Regardless of the service, there is an expectation to leave a generous tip in the United States. This usually doesn’t impress outsiders. Why do so many American workers rely on tips instead of getting a decent wage? It is still an unsolved mystery and many of us cannot wrap our heads around it.

Employees are often the ones who pay the price for businesses giving workers a fair paycheck. A recent post on the Anti-Work subreddit is an example of how big of a toll this approach has on them. A security guard at an office in Dallas, Texas, opened up about an encounter he had with a Pizza Hut delivery driver.

The worker was excited about the $938 order she was about to deliver and the tip that would follow. “It’s hard out there,” the mother-of-two told the user as she carried dozens of boxes onto the elevator. She was excited when she came down, but she didn’t have any money in her pocket. Be sure to share your own takes on the tipping dilemma in the comments after reading the story and the heated discussion that followed.




 

An excited Pizza Hut delivery driver was let down by a corporate party who gave her a $20 tip for a giant $938 order.

 

The author of the story decided to help out.

We reached out to ShaolinJohn who was kind enough to answer some of our questions. The user explained that he shared the story on the Anti Work subreddit because he knows it to be a place for shining lights on the injustices of the current state of how workers are treated.

“I was pretty shocked at how quickly it happened to blow up,” he told us. “I also didn’t realize how much of a hot button topic tipping is.” The main reason this post was so popular is that the service industry is enormous. Everyone is a customer of the service industry.

When asked about the tipping culture in the US, the user told us, “[It] is one of the biggest scams against low-wage workers in the country. It’s exploitative and is only kept in place by companies as a way to keep labor costs way down by having the customer be the primary source of a worker’s income.” The problem is that tipping isn’t mandatory. “The worker is reliant on the customer feeling generous at that moment. There is no feeling of security as you never know what the whims of a customer are going to be.”

While 15% to 20% is a typical tip for servers and bartenders, there is a debate as to the appropriate amount of gratitude to a delivery driver. The founder of Ridester stated that tipping the driver varies depending on the items you order, the platform you use, and what happens during the delivery.

Most drivers’ wages are dependent on tips. “[Drivers] are often classified as self-employed, they’re responsible for all their own expenses, sometimes while just making or making under their local minimum hourly wage before gratuity,” Helling wrote. “Due to this, standard tipping etiquette calls for you to tip at least 15% — just as you would a traditional pizza delivery driver, a restaurant server, or even a Lyft or Uber driver.”

 

The user clarified a few details in the post after adding more information.

He worked as a waiter for a few years before entering the workforce. “So, I understand the plight of the people in the service industry. This means I don’t have a problem leaving a good tip regardless of service. Fantastic service gets even more from me.” The user pointed out that there will always be people who don’t believe in tipping and don’t know that a waiter at a restaurant is only making $2.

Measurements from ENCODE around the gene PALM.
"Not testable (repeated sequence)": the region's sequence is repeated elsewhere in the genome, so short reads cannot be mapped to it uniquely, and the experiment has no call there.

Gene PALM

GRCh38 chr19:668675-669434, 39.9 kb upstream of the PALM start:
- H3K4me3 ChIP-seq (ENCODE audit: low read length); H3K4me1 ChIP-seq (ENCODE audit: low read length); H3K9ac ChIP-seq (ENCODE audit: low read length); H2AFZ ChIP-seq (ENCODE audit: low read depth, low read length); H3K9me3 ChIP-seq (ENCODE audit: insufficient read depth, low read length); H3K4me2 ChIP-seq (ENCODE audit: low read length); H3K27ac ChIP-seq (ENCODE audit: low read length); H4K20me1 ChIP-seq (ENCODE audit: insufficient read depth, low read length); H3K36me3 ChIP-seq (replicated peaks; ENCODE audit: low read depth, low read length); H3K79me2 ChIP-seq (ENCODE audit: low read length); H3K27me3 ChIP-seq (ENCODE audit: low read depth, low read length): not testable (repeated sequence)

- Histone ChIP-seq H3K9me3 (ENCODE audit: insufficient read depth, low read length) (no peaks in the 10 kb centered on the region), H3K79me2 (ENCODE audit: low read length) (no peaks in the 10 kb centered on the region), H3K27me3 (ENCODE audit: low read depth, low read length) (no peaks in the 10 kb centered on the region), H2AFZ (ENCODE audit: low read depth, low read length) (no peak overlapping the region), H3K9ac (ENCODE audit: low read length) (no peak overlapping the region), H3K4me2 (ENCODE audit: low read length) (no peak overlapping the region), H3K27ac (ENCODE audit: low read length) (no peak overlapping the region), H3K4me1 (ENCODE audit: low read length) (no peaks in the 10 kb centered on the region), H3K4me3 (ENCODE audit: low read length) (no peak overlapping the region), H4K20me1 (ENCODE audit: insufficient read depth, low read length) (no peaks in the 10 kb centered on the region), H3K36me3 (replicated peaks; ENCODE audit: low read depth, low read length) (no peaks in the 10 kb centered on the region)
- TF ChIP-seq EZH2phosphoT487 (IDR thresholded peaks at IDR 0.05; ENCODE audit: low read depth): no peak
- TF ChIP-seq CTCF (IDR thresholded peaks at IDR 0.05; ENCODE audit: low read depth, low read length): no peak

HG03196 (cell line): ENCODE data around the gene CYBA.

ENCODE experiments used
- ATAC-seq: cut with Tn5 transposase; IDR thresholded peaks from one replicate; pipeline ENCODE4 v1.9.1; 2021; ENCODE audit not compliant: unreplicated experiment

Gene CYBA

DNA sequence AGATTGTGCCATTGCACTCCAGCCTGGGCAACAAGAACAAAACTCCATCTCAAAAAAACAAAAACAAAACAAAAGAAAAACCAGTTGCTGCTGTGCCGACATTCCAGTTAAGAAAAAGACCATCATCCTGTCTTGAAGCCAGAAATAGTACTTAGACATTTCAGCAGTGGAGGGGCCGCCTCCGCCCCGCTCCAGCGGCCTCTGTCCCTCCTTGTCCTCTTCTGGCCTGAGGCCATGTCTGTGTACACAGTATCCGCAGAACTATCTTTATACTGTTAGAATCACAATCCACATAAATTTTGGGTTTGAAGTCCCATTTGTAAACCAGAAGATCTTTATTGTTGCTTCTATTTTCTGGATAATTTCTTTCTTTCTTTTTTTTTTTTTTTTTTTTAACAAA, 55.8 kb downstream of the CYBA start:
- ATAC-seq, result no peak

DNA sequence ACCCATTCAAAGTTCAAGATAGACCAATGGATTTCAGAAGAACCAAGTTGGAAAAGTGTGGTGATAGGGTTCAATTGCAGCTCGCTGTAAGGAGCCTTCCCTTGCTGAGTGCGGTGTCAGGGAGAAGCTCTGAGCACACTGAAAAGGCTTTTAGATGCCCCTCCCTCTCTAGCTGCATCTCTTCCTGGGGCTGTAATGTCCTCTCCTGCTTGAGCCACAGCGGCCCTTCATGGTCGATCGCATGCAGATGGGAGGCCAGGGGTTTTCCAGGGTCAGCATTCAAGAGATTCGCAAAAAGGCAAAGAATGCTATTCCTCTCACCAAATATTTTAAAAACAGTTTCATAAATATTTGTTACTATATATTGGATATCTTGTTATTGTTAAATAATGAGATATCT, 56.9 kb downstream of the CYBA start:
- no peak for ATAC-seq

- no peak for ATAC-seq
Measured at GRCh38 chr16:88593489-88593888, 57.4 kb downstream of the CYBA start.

With inflation hitting a 40-year high and pinching their pockets, signs that Americans will become better tippers are fading. The number of people who always tip has fallen from a high of 77% in the year of the survey to a low of 73% in the year of the survey. 4% said they never tip. “Inflation is cutting into consumers’ purchasing power and a tight labor market has left many service industry businesses understaffed and struggling to provide top-notch customer experiences,” said senior industry analyst Ted Rossman. He said that the promise that one-third of Americans made to be better tippers had apparently worn off.

We were curious to hear what ShaolinJohn had to say about changing this tipping practice to favor the workers and make them feel safer. He told us, “Ideally, the whole system of tipping would be tossed out because companies would pay their workers a livable wage. Or maybe a step before that dramatic change would be for companies to add automatic gratuity onto the bills.”

He said that companies should stop pocketing the delivery fee and give it to the driver. now that one causes a lot of delivery drivers to lose out on tips because people think the delivery fee is for the driver but it’s not,” the user said.

“Even though tipping culture is a scam, until a drastic and immediate change is able to happen, tip your service industry workers. And for those people that justify not tipping because ‘they should just go get a better job,’ stay home and cook for yourself or go pick up your own food instead of having it delivered. Some people have to take [low-paying] jobs due to circumstances we have no idea about. That doesn’t mean they don’t deserve to earn a living. Even if it is based on our tips,” ShaolinJohn concluded.

 

The story has caused a stir in the Anti Work community.